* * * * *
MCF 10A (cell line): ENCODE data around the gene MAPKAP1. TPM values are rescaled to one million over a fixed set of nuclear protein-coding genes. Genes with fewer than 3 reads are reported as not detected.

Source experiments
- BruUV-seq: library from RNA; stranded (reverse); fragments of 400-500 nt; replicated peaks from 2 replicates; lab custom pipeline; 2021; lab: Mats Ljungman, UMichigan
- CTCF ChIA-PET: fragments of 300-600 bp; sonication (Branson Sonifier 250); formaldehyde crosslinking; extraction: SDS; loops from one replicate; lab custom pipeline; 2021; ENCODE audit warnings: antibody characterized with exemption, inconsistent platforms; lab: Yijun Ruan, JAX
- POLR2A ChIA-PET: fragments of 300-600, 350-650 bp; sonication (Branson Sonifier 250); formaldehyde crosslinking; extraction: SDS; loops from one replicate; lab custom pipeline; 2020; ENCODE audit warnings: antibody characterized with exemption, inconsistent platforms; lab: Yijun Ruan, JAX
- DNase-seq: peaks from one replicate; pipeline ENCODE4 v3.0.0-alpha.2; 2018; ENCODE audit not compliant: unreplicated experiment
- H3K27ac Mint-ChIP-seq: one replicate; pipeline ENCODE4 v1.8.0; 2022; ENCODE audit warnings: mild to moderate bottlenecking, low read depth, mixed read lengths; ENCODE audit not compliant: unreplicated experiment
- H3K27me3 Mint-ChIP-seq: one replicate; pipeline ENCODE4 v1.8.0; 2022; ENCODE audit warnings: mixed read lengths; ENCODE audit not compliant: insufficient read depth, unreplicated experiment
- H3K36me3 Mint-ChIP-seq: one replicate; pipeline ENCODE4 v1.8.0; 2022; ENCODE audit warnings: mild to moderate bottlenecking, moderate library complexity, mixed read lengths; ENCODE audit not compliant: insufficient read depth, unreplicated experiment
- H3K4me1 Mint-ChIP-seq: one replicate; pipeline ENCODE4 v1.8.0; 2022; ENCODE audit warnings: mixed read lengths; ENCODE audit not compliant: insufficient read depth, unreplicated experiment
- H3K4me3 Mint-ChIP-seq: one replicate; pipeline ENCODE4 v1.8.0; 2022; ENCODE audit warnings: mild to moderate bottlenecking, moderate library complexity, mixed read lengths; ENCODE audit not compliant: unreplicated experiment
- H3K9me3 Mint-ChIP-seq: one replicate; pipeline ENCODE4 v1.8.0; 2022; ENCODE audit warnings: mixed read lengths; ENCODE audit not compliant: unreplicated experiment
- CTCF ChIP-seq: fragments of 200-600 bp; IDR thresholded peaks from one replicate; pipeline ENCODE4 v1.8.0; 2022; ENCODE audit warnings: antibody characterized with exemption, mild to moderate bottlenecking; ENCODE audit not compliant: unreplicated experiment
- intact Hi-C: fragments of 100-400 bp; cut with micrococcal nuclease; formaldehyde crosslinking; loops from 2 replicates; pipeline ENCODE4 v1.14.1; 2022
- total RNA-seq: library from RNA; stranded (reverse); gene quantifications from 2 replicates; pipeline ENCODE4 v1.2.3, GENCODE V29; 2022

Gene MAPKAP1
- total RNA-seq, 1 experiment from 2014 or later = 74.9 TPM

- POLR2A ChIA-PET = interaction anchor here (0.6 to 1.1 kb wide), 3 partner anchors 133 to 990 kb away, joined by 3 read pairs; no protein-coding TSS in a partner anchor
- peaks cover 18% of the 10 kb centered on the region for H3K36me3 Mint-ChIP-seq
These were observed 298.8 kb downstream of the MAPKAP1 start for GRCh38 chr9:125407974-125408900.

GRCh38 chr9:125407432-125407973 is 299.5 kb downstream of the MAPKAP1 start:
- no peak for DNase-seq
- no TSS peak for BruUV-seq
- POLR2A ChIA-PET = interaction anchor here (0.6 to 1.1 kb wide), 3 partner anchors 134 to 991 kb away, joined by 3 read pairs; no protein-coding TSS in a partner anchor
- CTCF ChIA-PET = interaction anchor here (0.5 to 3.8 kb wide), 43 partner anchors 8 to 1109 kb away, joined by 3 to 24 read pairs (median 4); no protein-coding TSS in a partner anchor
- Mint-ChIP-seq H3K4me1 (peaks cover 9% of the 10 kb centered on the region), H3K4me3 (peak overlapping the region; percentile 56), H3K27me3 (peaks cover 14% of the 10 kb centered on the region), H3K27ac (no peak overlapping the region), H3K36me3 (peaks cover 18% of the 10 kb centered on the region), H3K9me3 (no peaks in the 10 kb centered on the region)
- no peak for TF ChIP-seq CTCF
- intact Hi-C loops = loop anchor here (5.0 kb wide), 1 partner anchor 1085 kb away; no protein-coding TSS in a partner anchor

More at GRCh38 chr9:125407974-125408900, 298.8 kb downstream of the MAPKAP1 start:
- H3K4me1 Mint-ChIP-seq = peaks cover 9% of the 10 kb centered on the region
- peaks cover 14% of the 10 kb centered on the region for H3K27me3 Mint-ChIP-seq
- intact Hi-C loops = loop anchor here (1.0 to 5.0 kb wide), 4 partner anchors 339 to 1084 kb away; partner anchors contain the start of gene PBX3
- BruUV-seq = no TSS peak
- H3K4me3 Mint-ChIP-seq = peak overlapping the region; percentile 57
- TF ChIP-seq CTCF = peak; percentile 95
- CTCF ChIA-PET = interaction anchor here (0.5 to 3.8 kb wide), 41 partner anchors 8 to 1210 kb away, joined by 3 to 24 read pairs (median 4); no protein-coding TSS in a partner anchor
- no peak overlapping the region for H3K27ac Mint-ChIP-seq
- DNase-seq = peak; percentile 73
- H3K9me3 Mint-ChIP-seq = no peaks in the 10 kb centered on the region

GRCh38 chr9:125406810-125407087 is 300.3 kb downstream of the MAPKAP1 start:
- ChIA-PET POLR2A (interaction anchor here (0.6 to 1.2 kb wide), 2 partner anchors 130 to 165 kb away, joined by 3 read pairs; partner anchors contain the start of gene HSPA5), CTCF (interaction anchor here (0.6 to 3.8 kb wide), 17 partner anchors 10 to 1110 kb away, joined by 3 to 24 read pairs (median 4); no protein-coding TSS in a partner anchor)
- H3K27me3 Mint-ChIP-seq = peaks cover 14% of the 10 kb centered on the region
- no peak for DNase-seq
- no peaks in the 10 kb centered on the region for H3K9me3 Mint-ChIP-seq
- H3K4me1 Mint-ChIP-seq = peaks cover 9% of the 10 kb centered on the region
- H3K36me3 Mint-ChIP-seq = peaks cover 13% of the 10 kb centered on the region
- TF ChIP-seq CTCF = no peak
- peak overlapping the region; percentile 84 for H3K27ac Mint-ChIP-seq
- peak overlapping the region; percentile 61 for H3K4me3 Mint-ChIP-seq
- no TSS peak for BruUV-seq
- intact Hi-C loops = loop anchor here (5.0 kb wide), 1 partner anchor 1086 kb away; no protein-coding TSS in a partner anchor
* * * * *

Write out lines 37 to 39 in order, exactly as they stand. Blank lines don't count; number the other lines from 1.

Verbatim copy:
- no peak overlapping the region for H3K27ac Mint-ChIP-seq
- DNase-seq = peak; percentile 73
- H3K9me3 Mint-ChIP-seq = no peaks in the 10 kb centered on the region